Depending on traditional fuel means increased risk of respiratory, musculo-skeletal disorders
There is a routine to my visit to my native place in Marathwada — my grandmother asks me to massage her lower back and the joints. Back in the day she would collect kernels of groundnuts from a local oil mill and prepare a cooking stove by making cakes out of them. Such mills were frequent in Marathwada when she was young.
That strained her legs and she believes her knee pain stemmed from that dedicated practice. Women of the generation after — who don’t have to make dung cakes — lead an easy life, she says. I never consumed food made on such a stove as my mother always cooked on an oven fired by liquified petroleum gas (LPG).
Most elderly women, however, find glory in their suffering. Sometimes, I feel they try to pacify the guilt of their reduced functionality through such stories.
Kitchen with a facility to dry wood. Photo: Abhijeet Jadhav
Some time ago, I was in Nzau village in Nagaland's Peren distict. There was no lodging facility in the village, so I stayed at a woman’s house. As I saw an elderly woman heating water for my bath, I realised the amount of hard work that went behind procuring water. People in the village fetched water from a community tap in buckets. The elderly woman brought a few blocks of fuelwood, stocked by the villagers, for heating water for all. I noticed that her limp was similar to that of my grandmother.
Energy sources such as LPG and electricity have made our lives easier. A major transition took place in India between the 1970s and ’80s, when modern energy sources became more accessible for common people. Energy-related products were designed to cater to domestic needs.
While urban, high population density and plain areas saw a rapid access to such sources, difficult terrains with low population density are yet to have such accessibility. Access to energy is compromised in the hilly terrains of Nagaland. Fortunately, availability of wood made for a fairly sustainable source.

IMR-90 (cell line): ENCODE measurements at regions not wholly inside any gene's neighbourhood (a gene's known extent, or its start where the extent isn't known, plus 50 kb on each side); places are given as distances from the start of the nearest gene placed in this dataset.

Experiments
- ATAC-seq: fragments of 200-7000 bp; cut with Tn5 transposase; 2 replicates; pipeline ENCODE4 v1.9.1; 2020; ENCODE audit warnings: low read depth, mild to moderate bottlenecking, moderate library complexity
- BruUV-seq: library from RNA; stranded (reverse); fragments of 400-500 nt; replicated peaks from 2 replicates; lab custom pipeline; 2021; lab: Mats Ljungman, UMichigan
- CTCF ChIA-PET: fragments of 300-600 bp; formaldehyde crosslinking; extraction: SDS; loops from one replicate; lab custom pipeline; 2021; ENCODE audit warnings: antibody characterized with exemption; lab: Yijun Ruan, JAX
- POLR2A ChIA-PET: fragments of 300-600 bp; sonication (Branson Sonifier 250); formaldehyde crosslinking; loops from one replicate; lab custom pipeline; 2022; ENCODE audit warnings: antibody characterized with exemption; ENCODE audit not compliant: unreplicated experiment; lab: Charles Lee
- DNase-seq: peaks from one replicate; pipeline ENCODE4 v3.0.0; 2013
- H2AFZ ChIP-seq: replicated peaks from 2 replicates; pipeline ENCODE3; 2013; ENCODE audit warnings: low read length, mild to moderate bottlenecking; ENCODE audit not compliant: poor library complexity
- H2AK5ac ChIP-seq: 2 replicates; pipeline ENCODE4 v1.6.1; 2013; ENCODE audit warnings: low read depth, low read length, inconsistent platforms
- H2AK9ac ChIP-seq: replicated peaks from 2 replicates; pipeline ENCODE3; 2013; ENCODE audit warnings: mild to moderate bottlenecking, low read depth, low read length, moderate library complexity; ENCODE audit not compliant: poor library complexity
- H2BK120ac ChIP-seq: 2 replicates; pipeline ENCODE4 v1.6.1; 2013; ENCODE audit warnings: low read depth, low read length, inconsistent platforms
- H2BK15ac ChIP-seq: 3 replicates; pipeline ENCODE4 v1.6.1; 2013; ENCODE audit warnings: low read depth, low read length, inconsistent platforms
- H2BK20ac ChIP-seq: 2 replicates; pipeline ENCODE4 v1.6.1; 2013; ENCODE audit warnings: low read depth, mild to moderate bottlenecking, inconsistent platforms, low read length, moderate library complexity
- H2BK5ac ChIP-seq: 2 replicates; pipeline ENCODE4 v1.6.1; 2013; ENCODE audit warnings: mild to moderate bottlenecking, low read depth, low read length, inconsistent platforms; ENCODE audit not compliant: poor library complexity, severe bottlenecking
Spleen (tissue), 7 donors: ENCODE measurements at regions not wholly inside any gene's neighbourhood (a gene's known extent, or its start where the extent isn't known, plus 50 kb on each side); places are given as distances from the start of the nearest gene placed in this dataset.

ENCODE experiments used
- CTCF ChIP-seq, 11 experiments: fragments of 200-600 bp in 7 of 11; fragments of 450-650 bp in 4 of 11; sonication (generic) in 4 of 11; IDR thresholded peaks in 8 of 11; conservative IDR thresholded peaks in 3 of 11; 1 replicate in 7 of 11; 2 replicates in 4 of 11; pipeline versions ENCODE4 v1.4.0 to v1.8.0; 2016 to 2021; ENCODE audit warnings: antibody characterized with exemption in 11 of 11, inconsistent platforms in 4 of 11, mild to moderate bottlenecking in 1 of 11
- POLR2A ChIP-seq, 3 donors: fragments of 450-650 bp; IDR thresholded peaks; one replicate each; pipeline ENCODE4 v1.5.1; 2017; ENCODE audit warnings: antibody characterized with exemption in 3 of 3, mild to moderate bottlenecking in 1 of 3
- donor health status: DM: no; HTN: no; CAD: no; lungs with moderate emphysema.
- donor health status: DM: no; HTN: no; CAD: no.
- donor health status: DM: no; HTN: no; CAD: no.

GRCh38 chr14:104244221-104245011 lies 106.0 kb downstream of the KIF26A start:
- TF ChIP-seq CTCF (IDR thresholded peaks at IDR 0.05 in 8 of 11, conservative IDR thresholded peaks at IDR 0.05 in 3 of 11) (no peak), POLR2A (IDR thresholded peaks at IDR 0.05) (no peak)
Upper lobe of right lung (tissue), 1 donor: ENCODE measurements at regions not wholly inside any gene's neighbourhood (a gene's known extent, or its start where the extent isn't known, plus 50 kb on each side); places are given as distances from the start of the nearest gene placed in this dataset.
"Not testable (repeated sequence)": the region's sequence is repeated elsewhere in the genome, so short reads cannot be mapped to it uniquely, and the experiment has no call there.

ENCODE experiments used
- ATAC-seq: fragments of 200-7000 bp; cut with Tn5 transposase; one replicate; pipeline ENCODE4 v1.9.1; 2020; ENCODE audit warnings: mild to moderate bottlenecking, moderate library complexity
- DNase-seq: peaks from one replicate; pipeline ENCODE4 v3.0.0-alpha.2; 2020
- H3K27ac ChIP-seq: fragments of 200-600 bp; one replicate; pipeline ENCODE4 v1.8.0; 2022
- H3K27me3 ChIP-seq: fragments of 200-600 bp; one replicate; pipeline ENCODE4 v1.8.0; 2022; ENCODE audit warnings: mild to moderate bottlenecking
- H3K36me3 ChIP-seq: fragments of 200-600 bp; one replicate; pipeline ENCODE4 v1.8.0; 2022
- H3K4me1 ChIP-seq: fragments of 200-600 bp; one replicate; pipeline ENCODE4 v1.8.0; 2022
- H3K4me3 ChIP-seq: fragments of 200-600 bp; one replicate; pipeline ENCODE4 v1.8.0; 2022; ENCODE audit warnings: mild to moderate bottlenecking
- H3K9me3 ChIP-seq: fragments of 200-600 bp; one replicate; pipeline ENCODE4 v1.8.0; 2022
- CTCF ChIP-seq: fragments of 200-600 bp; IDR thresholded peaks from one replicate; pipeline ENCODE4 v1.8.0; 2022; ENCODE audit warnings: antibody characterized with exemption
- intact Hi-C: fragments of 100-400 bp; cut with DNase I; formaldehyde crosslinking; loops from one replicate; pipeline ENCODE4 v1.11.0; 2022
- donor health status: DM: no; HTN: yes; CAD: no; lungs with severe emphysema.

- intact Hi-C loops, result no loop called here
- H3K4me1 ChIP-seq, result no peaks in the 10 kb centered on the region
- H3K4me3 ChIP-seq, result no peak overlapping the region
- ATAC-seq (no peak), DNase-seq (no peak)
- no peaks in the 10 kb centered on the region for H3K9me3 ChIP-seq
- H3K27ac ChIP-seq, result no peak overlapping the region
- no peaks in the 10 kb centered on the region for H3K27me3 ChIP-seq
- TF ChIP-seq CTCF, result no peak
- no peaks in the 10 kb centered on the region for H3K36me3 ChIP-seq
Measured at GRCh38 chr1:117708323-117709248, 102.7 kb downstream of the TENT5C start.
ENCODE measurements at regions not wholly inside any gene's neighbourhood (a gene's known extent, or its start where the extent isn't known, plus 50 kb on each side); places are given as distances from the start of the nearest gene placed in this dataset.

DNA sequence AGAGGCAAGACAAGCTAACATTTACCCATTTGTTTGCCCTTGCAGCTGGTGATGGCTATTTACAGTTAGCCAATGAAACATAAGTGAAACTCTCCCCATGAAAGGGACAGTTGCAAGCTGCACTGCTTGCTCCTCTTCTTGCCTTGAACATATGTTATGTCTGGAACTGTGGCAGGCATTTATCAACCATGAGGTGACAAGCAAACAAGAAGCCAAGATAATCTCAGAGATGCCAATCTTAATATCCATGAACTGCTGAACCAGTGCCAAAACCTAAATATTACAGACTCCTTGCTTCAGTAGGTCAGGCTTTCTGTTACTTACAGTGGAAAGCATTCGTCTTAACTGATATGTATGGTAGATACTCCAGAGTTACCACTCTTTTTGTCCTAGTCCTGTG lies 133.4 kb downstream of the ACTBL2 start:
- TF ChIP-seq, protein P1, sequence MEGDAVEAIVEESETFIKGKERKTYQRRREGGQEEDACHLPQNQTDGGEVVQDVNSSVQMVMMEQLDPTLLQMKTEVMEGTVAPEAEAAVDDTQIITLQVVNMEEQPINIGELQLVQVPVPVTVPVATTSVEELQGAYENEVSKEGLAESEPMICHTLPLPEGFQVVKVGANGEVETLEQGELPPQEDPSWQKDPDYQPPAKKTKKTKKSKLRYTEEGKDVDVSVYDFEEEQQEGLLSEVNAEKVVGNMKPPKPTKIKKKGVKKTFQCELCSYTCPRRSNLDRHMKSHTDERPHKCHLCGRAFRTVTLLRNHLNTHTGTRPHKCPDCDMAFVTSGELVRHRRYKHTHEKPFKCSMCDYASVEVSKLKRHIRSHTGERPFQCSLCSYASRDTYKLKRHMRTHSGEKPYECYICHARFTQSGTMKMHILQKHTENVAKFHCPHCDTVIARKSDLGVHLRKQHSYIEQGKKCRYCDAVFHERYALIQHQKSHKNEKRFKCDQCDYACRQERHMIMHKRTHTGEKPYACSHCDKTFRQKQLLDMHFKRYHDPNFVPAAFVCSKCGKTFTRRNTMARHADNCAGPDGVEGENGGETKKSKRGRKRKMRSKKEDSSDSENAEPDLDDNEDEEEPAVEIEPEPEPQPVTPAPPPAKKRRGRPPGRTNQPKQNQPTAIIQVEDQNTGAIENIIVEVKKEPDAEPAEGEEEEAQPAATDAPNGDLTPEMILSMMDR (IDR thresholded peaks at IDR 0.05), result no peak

Wood is the main source of energy in mountains. As agriculture is not abundant, there is no agricultural waste. Instead Jhum — involving the burning of jungles to use the land for cultivation for a few years — is practiced that facilitates the felling of trees. In older days, when the population was low and energy requirements were less, the environmental impact was minimal. That is changing with an increase in the number of households.
Wood kept outside homes for drying. Photo: Abhijeet Jadhav
The rural poor living on difficult terrains lead a tough life. With limited access to modern energy sources, women have to work hard to manage the only accessible energy source. Cutting dried branches, carrying them home, stock-piling, processing them for immediate use by keeping them close to the chulha (earthen stove) for drying, etc — all this takes time and effort.
It is well established that the burning of wood inside homes has adverse health effects, more so on women and children. One relatively neglected health impact is related to carrying fuelwood on the back, held by a band on the head or forehead. Women, thereby, end up being on the receiving end of two health disorders — respiratory and musculo-skeletal disorders (MSD). With age, many women suffer multiple MSDs due to the cumulative effect of life-long hardship.
MSDs contributed the most to 'years lived in disability' (YLD), according to the official Disease Burden Report, 2016; elderly women were affected the most.
Access to healthcare in rural Nagaland is the worst in northeast India, and most health indicators are at the lowest. The state's rural population of 79.1 per cent, above the national average of 70.6 per cent, going by Census 2011. About 10.9 per cent of the elderly in Nagaland lived alone — the second-highest in India — again much above the national average of 5.0 per cent.
Peren is one of the districts in Nagaland with the lowest accessibility to LPG cylinders. Recent government programs like the Pradhan Mantri Ujjwala Yojna are a step to deal with energy poverty, but such pockets are high-hanging fruits. For people following traditional practices, change takes time.
Free wood in the surroundings and established practices pose hurdles. Additionally, making modern energy sources available in a sustainable manner is expensive in such areas. While we mount our efforts to reduce energy poverty, we also need bring to attention the difficulties faced by the elderly in the hilly terrains.
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